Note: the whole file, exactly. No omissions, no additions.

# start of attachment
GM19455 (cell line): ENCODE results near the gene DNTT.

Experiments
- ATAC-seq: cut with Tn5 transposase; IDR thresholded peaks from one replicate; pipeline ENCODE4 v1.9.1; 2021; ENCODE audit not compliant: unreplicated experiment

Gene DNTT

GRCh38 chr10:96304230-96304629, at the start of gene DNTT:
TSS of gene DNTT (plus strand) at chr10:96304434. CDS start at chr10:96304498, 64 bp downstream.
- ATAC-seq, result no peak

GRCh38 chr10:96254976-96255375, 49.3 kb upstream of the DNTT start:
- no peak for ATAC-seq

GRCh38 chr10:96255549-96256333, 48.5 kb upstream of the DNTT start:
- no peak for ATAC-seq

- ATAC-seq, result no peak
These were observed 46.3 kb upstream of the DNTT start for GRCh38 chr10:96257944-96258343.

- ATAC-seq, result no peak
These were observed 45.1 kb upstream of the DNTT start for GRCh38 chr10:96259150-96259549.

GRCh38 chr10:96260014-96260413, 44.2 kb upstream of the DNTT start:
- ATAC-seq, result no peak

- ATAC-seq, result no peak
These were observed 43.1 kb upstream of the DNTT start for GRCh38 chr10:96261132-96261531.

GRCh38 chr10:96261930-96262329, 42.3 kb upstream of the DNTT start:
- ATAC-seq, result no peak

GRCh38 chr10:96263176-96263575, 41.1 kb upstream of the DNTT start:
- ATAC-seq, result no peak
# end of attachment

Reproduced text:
GM19455 (cell line): ENCODE results near the gene DNTT.

Experiments
- ATAC-seq: cut with Tn5 transposase; IDR thresholded peaks from one replicate; pipeline ENCODE4 v1.9.1; 2021; ENCODE audit not compliant: unreplicated experiment

Gene DNTT

GRCh38 chr10:96304230-96304629, at the start of gene DNTT:
TSS of gene DNTT (plus strand) at chr10:96304434. CDS start at chr10:96304498, 64 bp downstream.
- ATAC-seq, result no peak

GRCh38 chr10:96254976-96255375, 49.3 kb upstream of the DNTT start:
- no peak for ATAC-seq

GRCh38 chr10:96255549-96256333, 48.5 kb upstream of the DNTT start:
- no peak for ATAC-seq

- ATAC-seq, result no peak
These were observed 46.3 kb upstream of the DNTT start for GRCh38 chr10:96257944-96258343.

- ATAC-seq, result no peak
These were observed 45.1 kb upstream of the DNTT start for GRCh38 chr10:96259150-96259549.

GRCh38 chr10:96260014-96260413, 44.2 kb upstream of the DNTT start:
- ATAC-seq, result no peak

- ATAC-seq, result no peak
These were observed 43.1 kb upstream of the DNTT start for GRCh38 chr10:96261132-96261531.

GRCh38 chr10:96261930-96262329, 42.3 kb upstream of the DNTT start:
- ATAC-seq, result no peak

GRCh38 chr10:96263176-96263575, 41.1 kb upstream of the DNTT start:
- ATAC-seq, result no peak